Backstory: Bull City Records finds its niche by rolling with the changes

When Chaz Martenstein moved from Colorado to Durham, he knew it would be hard to find a job in a music store. So he opened his own.

He stocked a second-floor space on Perry Street, just off Ninth Street, with punk, garage and indie rock CDs and brought in some bands to attract traffic.

Over the next eight years, Martenstein, 33, used sales, customer feedback and a new location to shape Bull City Records into a sustainable niche store where old and young come to hunt for vinyl records that range from twangy and pop to indie rock.

?You listen to everything everybody says because the community and the people that are coming are going to tell you exactly the kind (of store) they want you to be,? Martenstein said.

After graduating from the College of William and Mary in 2002, Martenstein moved to Colorado with his girlfriend, Rachael Price. There he worked at a 24-hour convenience store and then a music store. Price later moved to Durham; Martenstein followed in 2005.

Martenstein said he wanted to continue working in a music store, but he knew his options would be limited because people in those positions held onto their jobs.

?Not for the pay, of course,? he said, ?Just for the love of working in a record store.?

Before moving to Durham, Martenstein spent nine months crafting a business plan, which he presented to banks, and secured a roughly $30,000 line of credit. He used that and credit cards to stock the store and cover the first few months of bills.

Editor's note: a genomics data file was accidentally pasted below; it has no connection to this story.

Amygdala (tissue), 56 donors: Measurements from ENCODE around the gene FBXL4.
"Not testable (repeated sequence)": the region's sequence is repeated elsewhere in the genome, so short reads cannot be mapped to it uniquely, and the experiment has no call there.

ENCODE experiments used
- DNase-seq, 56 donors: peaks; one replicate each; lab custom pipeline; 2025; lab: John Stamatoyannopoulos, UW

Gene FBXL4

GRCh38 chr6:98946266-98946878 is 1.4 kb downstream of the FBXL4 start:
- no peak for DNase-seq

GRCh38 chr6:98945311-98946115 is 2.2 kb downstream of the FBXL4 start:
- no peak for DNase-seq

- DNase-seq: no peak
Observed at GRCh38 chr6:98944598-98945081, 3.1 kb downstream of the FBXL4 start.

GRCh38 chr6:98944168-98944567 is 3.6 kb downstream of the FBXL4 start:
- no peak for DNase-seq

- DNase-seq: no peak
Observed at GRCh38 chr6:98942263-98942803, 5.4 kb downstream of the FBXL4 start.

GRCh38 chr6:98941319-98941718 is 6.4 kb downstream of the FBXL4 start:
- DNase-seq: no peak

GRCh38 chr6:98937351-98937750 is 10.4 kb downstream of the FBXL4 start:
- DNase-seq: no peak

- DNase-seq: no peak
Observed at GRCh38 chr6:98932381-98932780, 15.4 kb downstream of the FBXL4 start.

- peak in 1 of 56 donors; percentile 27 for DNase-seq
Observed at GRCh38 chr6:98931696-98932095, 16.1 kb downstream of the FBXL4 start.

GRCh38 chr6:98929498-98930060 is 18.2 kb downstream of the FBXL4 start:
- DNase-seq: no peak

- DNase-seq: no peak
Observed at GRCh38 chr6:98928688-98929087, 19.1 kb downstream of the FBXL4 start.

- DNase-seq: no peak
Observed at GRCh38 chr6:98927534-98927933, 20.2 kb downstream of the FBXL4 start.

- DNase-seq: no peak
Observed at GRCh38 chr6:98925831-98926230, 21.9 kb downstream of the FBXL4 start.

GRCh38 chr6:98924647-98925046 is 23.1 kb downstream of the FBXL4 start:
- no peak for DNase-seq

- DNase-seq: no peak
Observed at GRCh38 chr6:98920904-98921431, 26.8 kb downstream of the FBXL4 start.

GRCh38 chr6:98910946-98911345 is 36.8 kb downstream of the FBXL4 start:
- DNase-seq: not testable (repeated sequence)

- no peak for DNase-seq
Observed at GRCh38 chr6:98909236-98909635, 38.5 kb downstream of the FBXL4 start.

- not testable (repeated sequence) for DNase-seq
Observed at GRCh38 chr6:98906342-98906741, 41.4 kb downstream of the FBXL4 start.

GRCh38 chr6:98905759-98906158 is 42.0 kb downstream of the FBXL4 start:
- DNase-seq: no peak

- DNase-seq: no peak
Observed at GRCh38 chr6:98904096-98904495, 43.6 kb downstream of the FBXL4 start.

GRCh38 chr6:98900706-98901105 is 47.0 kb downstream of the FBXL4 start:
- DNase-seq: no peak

Martenstein soon found it harder to sell CDs as people were finding music free or cheaper in the mp3 format online.

To address the challenge, Martenstein turned to customer service to differentiate himself.

?You have to kind of stay on your game and what?s new and good,? he said.

The increasing use of the digital format coupled with the recession created an even direr year in 2008.

Martenstein started using one of his credit cards again and shuffled his bill payments around a bit, but continued to pay down his debt, which he closed by 2011.

The downturn forced him to improve his ordering and refocus his business model.

Around 2009, vinyl records started to make a comeback as some music labels started including free mp3s with LPs.

?That is when we started to see something shift again,? he said.

Record sales continued to increase along with related pop culture references and promotions, such as the National Record Store Day that falls on the third Saturday in April. In addition, music lovers were getting frustrated with the mp3 format after losing entire music collections with the crash of a hard drive.

In September 2011, Martenstein moved to a new location on Hillsborough Road. He had scouted out the place, which included parking and a glass storefront, while it was occupied by popular frozen-treat business Locopops. When Locopops moved to a bigger space a couple of doors down, Bull City Records moved in.

Revenue doubled pretty quickly, Martenstein said.

Over the years, the shelf space for CDs has gotten smaller and smaller, as record sales now account for about 90 percent of his revenue, he said.

?Again, you are kind of letting the market define what you are,? he said. ?What people want.?

Bridges: 919-829-8917; Twitter: @virginiabridges